In his novel So Yesterday, Scott Westerfeld explores questions about innovation, about how the new can come into society, and about how the next cool thing can become yesterday’s news in the steady advance of consumer culture. The book deals mostly with fashion and the role of Innovators, Trendsetters, and Early Adopters, those who invent or introduce the new, those who can see and understand the new, and those who are eager to try out what’s new. The book also introduces “Jammers,” those who want to jam up our conventional ways of seeing things so more people will be more creative—to free people to make their own choices and think for themselves.
As the book’s teenage protagonists, Hunter and Jen, track down some of these “Jammers,” referred to as the “anti-client,” the appearance of cobblestones through worn-out asphalt spurs a discussion of innovation and the French Revolution.
I smiled—she was getting used to my wandering brain—and pointed at the bumpy surface. “The hoi polloi were pissed off everywhere back in the old days, but the revolution succeeded only in France, because the cobblestones in Paris weren’t stuck down very well. An angry mob could take on the king’s soldiers just by pulling up the street. Imagine a hundred peasants lobbing those at you […] Your fancy uniform, your musket, none of it’s worth much in a hail of rocks the size of a fist. But in cities where the cobblestones were stuck down better, the angry mob couldn’t do anything. No revolution.”
Jen thought for a few seconds, then gave cobblestones the Nod. “So the hoi polloi could get rid of the aristocrats just because of a flaw in the glue, one that was right under their feet.”
“Yeah,” I said. All it took was some Innovator to say, ‘Yo, let’s pick up these cobblestones and throw them.’ And that was the end of society.” […]
“Hunter, do you ever feel like there’s some problem with the glue these days? Like maybe if anyone figured out what to throw and who to throw it at, everything would fall apart pretty quickly?”
“All the time.”
“Me too.” We were crossing a worn patch of Hudson Street, and Jen swung a shoe at the top of a cobblestone. It was solidly submerged in sunbaked tar and didn’t budge. “So, that’s the anti-client’s mission, isn’t it? Ungluing things? Maybe they’ve figured out what to throw.”
“Maybe.” I shaded my eyes with one hand and squinted at the next street sign, then at the numbers. […] “But more likely they’re just throwing everything they can.” (160-161)
Now don’t get me wrong, the Interactivity Foundation is not out to start a revolution. We’re not claiming to play the role of “Jammers” or “Innovators.” We’re not interested in changing the political scene or breaking down anything. But we are interested in helping more people, everyday people, to be more innovative, to think of more possibilities for our society. We are interested in helping people to make discoveries, to look at things in new ways, to think about how things could be different. And one way this can happen is if people start poking at beliefs or practices that we think are fixed.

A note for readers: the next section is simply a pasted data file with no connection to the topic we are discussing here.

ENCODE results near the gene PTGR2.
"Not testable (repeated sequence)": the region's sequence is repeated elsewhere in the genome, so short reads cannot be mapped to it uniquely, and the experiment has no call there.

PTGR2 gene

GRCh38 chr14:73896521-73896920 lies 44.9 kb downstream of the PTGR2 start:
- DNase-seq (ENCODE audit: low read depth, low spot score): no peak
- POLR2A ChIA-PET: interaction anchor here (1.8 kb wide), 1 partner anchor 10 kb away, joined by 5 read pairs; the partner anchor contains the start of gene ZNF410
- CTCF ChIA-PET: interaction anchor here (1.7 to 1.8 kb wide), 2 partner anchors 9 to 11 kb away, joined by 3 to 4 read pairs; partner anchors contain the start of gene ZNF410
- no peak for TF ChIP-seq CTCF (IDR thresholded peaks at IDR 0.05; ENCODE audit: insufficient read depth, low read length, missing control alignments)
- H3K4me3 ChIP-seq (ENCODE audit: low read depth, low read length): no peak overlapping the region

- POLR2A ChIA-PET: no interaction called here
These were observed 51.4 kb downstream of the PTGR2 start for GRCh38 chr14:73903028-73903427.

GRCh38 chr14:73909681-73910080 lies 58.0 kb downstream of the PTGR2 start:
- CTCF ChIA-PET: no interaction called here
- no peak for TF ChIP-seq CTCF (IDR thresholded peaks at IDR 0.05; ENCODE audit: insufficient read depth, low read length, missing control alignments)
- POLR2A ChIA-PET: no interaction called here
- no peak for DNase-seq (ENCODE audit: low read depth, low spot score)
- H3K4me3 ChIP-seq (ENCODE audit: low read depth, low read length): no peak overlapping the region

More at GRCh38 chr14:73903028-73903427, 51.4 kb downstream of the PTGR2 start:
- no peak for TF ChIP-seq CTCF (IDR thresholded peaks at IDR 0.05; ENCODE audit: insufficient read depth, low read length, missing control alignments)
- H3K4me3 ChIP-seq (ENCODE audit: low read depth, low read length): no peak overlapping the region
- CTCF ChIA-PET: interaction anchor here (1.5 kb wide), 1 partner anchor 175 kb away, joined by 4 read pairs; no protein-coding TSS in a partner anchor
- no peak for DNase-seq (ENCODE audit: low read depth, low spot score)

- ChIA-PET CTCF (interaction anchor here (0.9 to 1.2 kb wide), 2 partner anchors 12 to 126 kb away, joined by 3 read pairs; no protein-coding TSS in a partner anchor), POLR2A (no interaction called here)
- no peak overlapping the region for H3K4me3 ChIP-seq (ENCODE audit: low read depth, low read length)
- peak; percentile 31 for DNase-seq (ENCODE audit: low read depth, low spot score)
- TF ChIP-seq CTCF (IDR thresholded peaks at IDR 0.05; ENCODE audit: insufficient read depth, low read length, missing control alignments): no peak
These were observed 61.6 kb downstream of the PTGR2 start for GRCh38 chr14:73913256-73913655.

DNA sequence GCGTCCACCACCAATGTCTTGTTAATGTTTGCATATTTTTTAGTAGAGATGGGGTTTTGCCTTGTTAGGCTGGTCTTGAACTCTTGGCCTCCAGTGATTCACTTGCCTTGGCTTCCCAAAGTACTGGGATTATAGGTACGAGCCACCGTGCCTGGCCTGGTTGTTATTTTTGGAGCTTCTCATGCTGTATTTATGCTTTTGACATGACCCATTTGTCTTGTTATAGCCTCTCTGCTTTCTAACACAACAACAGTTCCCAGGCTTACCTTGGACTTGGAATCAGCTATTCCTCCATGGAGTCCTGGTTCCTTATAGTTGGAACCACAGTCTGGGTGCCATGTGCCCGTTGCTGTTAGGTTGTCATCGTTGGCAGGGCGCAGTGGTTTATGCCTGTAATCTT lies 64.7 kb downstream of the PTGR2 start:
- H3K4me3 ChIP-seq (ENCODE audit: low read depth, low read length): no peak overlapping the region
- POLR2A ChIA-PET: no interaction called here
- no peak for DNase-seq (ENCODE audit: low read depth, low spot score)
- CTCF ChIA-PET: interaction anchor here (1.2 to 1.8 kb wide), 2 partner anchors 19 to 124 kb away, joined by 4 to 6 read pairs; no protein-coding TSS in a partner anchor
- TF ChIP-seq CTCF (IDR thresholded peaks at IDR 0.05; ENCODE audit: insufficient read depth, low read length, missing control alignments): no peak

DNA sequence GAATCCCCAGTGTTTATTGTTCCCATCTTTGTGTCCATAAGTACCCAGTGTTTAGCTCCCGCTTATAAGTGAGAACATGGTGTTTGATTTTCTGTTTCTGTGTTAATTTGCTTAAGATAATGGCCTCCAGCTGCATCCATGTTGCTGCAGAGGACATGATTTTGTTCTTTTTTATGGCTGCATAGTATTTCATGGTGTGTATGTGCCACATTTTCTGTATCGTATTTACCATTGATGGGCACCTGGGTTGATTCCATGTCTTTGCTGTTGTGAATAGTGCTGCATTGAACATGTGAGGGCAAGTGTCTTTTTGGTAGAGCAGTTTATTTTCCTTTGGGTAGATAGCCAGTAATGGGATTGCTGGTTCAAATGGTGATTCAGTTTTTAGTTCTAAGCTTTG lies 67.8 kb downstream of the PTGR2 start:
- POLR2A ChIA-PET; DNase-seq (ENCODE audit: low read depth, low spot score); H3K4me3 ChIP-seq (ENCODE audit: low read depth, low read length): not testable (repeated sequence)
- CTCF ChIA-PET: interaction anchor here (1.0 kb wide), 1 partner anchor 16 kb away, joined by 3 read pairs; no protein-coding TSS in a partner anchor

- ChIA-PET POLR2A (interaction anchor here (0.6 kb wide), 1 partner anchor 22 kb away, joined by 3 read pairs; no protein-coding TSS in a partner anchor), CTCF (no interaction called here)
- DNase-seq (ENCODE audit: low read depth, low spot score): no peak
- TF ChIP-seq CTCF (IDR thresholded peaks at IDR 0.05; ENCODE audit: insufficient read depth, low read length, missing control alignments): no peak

In short, we want people to pick at the glue, to see what might come loose, so we don’t just take for granted that the way things are is the way things have to be. A lot of assumptions about our society, our conventional notions, are like those cobblestones underfoot. We don’t think about them, we just walk on them and assume they can’t be budged. Too often we treat current notions and current policies as fixed in stone. In the Interactivity Foundation’s Discussion Projects we intentionally kick at those stones and pick at the glue that holds them in place. We want people to explore those basic assumptions, to question those presuppositions or commonplace notions. The point isn’t to reject them necessarily or cast them aside (nor to throw them at something or someone!). The point is to think about whether we can see them in new ways and whether, by doing so, we might generate new discoveries about other ways to put things together, other ways to guide our actions as a society.
So pick at the glue. See what might come loose. And if you can loosen up the seemingly fixed ways we think about our society, then try to think of different ways you might put them back together. Try to think of different things we might put in their place. Try to envision different ways for our society to be. We’re not asking you to start a revolution or change the world. But you just might discover some useful innovations for your fellow citizens to explore. As Hunter remarks at the end of Westerfeld’s novel, you never know how far that might lead:
So you ask the question: What can the Jammers do, anyway? Won’t they just fizzle like any other fad, fail like a million other revolutions, wind up useless and bitter, like an orphaned pile of pet rocks in the closet? Or can a small group of well-organized and charismatic Innovators really change the world?
Maybe they can.
By my reading of history, that’s the way it’s happened every time. (224-225)